Possums in urban gardens in Albany and Bunbury have been in the spot light in January and February. In particular, Dr Rochelle Steven from the University
of Queensland and Bronte Van Helden a PhD Candidate from the University of Western Australia, have been on the look out for the critically endangered
western ringtail possum.
With help from citizen scientist residents they have been undertaking mammal surveys in the two cities to look for the presence of both native and introduced mammals, including common brush-tailed possums, western ring-tailed possums, quenda and rats. They also took echo-meter recordings which will be analysed to check for the presence of microbats.
The surveys will help us better understand the urban mammal communities residing in the two cities.
Bronte Van Helden from the University of Western Australia is working with resident citizen scientists to survey gardens for mammals in Albany. Photo: Paul Close.
Farming creates novel habitats. In the Riverina region of southern New South Wales, rice fields are providing a conservation opportunity where food production and threatened species can be managed concurrently.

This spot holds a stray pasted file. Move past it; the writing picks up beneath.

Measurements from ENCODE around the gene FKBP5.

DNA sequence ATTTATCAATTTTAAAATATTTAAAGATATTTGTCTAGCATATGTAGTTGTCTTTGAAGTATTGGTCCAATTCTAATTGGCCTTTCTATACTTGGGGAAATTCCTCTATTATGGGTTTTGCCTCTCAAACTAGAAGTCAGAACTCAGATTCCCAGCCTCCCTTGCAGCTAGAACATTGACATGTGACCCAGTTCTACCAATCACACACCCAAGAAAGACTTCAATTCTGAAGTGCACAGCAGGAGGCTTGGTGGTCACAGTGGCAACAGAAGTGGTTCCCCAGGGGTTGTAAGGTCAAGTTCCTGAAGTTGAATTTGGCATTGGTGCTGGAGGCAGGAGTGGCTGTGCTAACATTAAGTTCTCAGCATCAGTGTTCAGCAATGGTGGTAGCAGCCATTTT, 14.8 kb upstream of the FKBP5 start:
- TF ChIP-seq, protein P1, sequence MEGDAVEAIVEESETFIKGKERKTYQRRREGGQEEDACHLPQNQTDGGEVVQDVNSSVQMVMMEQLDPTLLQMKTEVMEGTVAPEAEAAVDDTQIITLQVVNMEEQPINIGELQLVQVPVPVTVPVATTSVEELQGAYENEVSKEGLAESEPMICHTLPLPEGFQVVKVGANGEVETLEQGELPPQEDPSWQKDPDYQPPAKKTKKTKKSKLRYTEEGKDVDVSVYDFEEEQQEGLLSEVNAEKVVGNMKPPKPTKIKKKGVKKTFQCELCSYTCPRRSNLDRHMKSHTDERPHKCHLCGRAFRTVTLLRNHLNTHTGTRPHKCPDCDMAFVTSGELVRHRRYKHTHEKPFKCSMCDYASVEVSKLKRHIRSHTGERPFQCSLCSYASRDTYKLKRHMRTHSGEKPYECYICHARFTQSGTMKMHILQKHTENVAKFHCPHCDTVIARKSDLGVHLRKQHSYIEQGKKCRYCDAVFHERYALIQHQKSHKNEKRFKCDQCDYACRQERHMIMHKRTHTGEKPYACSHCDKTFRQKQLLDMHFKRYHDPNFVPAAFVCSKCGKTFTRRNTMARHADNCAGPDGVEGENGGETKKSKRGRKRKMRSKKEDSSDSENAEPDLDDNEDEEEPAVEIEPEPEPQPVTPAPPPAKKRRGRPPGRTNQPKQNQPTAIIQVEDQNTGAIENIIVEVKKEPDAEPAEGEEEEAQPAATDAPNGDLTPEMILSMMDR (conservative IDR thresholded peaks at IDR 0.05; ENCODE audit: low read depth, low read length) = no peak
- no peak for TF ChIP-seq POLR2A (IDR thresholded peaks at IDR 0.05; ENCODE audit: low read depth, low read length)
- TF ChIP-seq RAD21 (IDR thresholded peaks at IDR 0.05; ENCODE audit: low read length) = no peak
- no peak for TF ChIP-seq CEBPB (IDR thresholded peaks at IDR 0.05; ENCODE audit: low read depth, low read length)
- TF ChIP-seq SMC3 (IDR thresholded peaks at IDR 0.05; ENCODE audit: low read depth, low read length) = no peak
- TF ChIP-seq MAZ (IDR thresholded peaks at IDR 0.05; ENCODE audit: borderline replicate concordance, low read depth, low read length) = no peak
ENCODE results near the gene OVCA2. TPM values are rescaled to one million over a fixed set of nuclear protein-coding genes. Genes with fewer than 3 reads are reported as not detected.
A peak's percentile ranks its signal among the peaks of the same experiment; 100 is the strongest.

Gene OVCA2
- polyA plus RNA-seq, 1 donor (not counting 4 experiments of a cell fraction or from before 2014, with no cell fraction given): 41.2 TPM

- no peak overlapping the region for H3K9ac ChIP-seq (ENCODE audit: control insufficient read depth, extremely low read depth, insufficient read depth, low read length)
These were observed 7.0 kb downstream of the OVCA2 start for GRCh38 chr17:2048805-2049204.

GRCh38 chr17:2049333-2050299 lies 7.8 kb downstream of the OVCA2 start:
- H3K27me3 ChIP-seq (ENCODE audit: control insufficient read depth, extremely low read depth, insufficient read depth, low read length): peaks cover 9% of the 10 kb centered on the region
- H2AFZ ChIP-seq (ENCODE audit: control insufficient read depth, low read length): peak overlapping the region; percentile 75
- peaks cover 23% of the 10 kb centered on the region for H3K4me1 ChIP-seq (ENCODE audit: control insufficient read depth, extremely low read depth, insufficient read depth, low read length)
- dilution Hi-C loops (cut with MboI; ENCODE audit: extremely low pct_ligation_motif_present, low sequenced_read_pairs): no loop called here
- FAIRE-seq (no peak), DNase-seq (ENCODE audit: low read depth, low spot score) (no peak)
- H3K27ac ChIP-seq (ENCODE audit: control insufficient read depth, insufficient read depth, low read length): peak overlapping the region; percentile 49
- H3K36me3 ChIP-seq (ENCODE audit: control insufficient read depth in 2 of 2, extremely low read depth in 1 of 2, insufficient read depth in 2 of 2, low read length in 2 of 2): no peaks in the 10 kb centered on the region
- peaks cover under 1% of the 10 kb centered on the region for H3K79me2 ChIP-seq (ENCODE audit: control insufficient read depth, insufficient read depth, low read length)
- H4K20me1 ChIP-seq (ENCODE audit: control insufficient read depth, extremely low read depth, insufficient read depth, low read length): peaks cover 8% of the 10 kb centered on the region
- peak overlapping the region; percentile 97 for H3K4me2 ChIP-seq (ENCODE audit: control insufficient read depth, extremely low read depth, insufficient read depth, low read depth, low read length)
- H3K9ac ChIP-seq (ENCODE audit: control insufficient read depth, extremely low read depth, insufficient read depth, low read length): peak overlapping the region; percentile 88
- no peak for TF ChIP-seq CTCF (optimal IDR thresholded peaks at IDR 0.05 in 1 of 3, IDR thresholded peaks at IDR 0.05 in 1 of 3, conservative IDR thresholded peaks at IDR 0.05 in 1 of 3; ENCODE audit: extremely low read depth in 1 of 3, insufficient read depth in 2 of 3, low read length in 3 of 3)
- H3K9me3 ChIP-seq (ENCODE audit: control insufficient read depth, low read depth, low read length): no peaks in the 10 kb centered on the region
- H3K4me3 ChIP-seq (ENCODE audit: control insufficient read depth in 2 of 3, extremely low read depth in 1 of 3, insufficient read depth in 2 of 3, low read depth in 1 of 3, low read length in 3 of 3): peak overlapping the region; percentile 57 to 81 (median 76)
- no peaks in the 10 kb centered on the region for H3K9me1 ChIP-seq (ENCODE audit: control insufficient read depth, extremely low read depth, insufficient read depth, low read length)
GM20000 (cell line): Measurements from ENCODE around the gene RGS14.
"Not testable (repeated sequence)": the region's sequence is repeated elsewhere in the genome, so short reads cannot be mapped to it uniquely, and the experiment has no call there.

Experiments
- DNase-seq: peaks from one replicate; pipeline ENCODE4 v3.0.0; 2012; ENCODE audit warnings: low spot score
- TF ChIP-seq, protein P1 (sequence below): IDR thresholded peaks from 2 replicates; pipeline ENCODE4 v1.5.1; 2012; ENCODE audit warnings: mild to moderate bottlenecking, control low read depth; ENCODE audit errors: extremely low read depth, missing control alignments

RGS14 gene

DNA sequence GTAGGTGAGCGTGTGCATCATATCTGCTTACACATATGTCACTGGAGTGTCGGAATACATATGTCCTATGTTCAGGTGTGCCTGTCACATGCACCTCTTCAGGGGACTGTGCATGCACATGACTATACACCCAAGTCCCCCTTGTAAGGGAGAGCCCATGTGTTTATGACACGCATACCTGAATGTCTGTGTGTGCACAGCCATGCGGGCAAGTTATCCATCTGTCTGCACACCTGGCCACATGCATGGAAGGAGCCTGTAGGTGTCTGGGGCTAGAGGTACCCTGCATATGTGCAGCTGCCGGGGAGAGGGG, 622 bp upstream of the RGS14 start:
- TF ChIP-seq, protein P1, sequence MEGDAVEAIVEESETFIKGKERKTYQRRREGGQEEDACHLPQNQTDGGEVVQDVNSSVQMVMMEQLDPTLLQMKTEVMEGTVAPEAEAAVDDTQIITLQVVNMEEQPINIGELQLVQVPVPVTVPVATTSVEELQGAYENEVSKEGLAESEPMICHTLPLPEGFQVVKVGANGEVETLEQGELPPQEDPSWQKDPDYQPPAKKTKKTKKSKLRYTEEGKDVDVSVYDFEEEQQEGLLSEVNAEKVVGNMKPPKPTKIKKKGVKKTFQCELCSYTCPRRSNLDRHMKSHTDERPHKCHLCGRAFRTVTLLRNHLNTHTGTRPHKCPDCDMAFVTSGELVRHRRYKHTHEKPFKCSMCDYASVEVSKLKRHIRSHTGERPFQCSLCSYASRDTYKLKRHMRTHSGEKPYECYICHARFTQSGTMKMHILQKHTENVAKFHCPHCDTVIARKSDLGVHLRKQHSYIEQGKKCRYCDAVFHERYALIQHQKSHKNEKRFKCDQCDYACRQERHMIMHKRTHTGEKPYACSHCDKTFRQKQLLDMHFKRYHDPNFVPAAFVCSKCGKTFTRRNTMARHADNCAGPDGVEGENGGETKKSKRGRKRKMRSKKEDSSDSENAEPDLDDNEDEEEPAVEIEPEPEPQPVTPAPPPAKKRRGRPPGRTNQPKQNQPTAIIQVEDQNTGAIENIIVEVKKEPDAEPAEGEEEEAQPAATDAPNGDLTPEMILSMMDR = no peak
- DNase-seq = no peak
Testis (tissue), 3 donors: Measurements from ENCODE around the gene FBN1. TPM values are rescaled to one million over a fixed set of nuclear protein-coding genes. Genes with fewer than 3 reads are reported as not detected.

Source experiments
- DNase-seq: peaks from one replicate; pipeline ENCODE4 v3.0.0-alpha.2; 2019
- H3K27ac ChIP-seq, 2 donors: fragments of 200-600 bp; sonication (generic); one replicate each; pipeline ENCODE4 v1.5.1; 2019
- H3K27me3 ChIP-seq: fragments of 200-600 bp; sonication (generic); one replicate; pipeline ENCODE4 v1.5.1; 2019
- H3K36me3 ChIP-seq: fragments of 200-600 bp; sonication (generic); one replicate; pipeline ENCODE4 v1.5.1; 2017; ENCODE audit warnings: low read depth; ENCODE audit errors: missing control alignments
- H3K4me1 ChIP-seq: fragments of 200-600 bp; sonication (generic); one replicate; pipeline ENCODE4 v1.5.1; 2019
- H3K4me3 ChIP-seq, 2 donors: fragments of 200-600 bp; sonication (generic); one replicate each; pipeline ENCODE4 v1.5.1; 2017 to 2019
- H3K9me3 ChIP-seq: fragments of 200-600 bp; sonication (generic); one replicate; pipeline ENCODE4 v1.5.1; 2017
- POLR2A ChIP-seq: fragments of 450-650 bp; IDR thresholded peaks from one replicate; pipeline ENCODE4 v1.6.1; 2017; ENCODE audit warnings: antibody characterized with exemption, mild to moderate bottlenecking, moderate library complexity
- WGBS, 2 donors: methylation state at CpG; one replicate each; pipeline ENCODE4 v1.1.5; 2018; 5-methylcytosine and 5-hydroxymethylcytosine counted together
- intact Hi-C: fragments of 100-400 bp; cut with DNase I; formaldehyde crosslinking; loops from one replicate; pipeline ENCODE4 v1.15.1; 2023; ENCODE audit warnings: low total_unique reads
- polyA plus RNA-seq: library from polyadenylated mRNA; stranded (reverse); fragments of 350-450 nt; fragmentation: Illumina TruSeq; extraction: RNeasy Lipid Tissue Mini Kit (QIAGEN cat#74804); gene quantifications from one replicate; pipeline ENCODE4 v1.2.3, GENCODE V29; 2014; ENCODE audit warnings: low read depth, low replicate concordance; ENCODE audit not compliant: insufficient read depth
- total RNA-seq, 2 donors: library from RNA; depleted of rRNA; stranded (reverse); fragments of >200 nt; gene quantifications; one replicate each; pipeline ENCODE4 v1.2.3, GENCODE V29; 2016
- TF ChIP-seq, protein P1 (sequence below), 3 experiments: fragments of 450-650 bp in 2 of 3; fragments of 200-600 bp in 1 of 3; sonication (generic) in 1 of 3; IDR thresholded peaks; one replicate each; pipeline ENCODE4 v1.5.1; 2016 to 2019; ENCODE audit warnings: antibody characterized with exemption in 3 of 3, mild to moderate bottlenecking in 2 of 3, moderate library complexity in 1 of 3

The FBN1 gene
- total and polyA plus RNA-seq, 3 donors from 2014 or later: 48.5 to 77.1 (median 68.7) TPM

An interview with Mark Robb, Environmental Compliance and Biodiversity Officer, Coleambally Irrigation Cooperative Limited
More than 60% of Australia’s land mass is managed by farmers, and they are custodians for thousands of natural and agricultural wetlands. Working on private land offers a challenging but rewarding career for a researcher.
New research has quantified the impact of Australia’s pet cat population on wildlife at a national scale for the first time. The study found that collectively pet cats kill 390 million animals per year across Australia.
The native guava is one of the first Australian plants to be pushed to the brink of extinction by a fungal plant disease which has spread rapidly across the globe, according to a new study by scientists from the Australian Government’s National Environmental Science Program.